Why are small and medium enterprises are important to the economy?

The normal perspective would have you believe that bigger companies contribute to a country’s economy more than an SME. However, that is never the case. SMEs create more to the economy thanks to their sheer volume and higher taxation rates. SMEs have been responsible for making countries economical goldmines and will continue to do so. That is the reason why SMEs are encouraged by the government with tax incentives and benefits. A recent study in Canada revealed that 77% of new jobs were created by SMEs. The worldwide average places SMEs as responsible for nearly 45% of the jobs.

A country without SMEs is usually on a losing streak. Publicly traded SMEs contribute even more but modern trend sees SMEs procure major loans from banks. Publicly traded SMEs are the SMEs that do not take loans from banks but rather procure investors. SMEs in the stock market are few and far between and there are various reasons why SMEs prefer loans over the stock market.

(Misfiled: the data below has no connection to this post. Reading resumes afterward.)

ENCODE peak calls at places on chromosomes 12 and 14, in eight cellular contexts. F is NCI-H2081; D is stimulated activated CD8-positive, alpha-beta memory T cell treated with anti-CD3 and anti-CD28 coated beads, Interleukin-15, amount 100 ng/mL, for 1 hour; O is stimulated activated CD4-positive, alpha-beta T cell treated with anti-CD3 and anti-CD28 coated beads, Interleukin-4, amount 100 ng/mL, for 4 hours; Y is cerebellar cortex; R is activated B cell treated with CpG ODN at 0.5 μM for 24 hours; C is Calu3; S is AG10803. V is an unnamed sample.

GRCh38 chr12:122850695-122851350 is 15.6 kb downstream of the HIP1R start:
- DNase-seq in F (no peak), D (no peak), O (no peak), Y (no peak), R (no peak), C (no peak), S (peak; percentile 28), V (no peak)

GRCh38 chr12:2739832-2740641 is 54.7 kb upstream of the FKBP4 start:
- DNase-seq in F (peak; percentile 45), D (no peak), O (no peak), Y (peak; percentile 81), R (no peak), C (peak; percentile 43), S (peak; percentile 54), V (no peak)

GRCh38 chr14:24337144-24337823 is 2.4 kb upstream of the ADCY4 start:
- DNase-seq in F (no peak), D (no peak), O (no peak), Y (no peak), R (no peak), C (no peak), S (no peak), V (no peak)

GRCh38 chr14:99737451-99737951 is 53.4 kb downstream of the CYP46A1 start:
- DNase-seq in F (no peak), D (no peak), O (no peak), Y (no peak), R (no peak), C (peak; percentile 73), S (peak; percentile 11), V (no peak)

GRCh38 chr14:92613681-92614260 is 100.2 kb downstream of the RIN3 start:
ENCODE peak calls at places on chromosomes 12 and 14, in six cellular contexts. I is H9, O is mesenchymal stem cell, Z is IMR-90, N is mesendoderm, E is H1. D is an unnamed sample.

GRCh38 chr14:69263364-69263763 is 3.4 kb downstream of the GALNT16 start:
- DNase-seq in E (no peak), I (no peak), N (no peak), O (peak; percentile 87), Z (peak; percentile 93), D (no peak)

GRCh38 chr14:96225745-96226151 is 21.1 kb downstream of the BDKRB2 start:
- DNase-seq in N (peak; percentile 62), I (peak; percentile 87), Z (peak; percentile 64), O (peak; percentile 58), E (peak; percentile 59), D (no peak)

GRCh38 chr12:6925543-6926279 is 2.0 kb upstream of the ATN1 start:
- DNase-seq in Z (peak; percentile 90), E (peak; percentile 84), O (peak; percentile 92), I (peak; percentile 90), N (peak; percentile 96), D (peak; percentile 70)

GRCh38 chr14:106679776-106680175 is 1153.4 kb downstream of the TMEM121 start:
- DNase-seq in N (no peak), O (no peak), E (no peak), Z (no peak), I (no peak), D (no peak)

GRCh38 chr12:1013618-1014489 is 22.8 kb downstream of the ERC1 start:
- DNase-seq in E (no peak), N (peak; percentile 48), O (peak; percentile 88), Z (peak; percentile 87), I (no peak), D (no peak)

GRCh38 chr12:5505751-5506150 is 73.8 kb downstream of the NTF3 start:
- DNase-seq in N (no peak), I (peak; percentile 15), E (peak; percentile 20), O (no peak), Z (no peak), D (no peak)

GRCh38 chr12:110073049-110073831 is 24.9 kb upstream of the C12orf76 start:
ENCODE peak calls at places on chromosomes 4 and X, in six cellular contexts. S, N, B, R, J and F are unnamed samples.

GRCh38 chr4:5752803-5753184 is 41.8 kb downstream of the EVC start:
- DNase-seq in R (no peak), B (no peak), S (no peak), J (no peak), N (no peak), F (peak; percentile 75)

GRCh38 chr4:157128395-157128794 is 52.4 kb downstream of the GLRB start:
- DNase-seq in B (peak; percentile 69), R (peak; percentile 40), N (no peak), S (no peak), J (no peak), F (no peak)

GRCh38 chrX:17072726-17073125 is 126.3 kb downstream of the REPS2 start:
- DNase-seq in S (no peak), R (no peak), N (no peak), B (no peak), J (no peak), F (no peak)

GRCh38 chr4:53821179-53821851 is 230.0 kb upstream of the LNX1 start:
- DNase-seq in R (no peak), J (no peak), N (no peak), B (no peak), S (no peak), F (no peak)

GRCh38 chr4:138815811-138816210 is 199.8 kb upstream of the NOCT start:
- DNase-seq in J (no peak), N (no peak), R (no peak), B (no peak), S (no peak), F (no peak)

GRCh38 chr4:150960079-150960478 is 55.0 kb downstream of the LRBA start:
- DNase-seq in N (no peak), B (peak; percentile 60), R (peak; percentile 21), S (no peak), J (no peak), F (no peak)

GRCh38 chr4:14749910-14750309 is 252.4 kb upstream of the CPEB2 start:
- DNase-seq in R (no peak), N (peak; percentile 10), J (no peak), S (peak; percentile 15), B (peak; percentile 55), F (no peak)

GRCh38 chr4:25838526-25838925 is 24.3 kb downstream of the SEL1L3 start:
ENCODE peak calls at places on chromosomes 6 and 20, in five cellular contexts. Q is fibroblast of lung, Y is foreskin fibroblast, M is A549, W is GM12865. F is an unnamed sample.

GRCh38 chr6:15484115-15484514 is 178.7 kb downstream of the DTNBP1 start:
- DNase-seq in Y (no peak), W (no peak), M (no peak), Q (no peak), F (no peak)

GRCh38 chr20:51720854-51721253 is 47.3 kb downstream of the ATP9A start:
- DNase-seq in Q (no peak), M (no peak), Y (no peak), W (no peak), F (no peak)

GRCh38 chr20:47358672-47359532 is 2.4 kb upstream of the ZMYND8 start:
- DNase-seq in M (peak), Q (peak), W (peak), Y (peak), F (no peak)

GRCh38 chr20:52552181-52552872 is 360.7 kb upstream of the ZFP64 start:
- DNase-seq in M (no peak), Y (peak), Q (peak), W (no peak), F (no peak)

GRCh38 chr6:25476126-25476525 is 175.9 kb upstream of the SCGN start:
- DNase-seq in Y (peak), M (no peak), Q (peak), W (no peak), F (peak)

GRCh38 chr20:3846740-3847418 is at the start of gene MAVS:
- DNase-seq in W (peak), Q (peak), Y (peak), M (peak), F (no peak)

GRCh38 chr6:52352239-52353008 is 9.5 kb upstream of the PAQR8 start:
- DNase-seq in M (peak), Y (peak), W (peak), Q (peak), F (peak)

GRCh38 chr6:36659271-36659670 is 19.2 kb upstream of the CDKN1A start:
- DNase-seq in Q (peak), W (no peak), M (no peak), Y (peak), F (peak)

SMEs are, in essence, feeders to the main market and the stock market can take them to a point where they lose their significant value. SMEs became popular with the dot com boom even though they have existed long before it became a thing. Their significance has been acknowledged by most governments and ideas are floating around on how to profitably bring them to the stock market. For now, however, loan-based SMEs are a better option.

SMEs are going to continue evolving as time goes by. They have often been the center of innovation and artistry. That being said, the greatest way for an SME to gain an advantage over their competitors is by having their very own app. This is a place where Appy Pie specializes in. Create an app for your SME with Appy Pie’s app builder today!

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Abhinav Girdhar

Founder and CEO of Appy Pie